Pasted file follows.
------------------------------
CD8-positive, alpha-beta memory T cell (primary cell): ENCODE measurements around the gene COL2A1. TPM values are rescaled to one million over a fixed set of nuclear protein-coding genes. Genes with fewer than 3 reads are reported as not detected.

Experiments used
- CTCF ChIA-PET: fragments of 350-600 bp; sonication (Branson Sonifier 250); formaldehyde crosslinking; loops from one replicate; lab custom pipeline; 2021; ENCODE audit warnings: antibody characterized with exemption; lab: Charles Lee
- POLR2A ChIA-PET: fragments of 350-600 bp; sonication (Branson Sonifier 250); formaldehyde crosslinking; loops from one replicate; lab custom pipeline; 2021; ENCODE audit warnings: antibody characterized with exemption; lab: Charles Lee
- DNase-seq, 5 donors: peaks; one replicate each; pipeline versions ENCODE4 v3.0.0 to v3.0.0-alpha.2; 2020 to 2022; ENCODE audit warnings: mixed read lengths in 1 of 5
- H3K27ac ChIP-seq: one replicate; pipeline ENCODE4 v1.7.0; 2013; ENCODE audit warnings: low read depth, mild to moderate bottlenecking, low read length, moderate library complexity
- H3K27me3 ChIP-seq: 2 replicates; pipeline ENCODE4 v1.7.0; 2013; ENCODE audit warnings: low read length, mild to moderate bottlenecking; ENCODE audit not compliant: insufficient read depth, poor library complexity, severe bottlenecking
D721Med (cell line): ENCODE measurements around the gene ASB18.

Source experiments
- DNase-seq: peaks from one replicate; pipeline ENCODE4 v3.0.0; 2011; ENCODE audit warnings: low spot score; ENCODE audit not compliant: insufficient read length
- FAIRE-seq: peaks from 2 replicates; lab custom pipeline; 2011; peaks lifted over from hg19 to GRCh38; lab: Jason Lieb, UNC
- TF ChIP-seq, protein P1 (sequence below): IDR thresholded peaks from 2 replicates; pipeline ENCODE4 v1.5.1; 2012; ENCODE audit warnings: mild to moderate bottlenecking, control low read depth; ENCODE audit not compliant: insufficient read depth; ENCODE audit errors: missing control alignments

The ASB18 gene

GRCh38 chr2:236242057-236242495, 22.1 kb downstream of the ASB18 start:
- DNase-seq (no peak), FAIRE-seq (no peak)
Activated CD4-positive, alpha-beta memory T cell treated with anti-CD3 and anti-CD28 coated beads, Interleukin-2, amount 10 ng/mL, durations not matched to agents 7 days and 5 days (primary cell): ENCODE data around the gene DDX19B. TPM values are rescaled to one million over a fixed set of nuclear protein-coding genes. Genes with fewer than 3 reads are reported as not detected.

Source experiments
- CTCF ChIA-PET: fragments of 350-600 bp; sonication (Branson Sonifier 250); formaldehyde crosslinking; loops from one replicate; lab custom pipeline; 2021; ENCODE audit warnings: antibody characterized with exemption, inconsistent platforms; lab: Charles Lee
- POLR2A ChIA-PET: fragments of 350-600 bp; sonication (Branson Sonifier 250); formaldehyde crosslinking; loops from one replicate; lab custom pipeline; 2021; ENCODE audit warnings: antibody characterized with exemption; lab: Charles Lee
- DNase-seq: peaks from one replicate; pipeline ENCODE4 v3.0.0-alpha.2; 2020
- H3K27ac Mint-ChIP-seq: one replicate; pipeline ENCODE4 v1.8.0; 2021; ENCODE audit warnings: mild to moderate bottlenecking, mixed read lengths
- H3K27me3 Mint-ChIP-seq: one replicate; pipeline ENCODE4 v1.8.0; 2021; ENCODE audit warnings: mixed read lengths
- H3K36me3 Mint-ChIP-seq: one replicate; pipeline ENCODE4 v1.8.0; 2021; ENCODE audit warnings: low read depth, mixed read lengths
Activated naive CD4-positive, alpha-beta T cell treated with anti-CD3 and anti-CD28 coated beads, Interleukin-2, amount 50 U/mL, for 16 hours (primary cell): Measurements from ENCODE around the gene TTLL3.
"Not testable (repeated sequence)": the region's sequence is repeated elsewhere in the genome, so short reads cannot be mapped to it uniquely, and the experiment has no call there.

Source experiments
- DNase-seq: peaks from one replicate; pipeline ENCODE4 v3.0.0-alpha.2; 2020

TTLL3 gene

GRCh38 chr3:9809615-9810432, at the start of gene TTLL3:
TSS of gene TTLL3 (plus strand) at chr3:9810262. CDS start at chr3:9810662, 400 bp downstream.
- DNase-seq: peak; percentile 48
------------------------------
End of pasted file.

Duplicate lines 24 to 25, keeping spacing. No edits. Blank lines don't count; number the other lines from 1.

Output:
Activated naive CD4-positive, alpha-beta T cell treated with anti-CD3 and anti-CD28 coated beads, Interleukin-2, amount 50 U/mL, for 16 hours (primary cell): Measurements from ENCODE around the gene TTLL3.
"Not testable (repeated sequence)": the region's sequence is repeated elsewhere in the genome, so short reads cannot be mapped to it uniquely, and the experiment has no call there.